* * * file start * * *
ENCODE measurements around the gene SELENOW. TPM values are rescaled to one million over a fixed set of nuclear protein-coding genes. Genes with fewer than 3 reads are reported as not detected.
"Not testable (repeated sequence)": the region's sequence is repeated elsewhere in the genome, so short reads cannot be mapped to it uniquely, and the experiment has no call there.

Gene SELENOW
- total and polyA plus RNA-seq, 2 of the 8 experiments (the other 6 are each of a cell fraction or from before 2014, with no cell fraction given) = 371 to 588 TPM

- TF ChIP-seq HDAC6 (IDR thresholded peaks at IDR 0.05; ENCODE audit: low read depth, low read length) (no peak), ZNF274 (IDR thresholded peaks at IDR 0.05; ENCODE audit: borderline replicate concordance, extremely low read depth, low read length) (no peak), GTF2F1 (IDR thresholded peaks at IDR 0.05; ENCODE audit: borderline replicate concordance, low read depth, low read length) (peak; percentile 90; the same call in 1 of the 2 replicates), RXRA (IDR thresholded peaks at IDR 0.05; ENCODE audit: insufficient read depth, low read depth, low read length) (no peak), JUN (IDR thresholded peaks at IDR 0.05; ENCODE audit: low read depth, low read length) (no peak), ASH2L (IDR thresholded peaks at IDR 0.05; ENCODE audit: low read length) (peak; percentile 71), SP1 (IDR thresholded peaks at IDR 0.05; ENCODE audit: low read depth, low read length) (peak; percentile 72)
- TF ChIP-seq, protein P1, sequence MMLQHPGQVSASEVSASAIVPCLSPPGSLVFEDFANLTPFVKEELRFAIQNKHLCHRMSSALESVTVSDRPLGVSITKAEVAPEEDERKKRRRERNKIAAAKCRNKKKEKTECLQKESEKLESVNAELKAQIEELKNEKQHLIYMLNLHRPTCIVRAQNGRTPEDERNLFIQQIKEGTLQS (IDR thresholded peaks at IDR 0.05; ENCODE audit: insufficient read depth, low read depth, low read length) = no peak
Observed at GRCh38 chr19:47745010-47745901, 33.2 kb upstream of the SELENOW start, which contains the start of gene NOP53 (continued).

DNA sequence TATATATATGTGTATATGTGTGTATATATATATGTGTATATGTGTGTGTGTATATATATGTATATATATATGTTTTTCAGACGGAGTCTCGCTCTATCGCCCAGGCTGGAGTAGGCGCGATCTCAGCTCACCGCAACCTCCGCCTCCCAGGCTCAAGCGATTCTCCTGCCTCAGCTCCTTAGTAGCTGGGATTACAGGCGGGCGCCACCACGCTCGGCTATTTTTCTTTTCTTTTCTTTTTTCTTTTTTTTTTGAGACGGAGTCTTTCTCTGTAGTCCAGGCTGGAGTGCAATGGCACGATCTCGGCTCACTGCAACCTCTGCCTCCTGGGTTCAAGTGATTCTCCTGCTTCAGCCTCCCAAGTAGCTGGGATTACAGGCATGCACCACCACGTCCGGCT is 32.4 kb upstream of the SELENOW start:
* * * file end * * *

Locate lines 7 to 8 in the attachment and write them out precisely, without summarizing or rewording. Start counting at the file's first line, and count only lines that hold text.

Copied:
Observed at GRCh38 chr19:47745010-47745901, 33.2 kb upstream of the SELENOW start, which contains the start of gene NOP53 (continued).

DNA sequence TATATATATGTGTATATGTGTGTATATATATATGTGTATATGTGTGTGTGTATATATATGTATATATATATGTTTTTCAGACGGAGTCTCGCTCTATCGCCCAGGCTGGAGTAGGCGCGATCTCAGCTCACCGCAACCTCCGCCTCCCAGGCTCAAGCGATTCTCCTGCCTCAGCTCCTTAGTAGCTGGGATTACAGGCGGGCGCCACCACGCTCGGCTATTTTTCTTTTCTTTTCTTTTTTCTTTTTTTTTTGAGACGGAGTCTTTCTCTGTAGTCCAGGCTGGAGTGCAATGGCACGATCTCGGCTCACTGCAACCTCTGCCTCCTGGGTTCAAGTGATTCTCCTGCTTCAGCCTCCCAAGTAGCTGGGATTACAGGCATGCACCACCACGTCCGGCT is 32.4 kb upstream of the SELENOW start: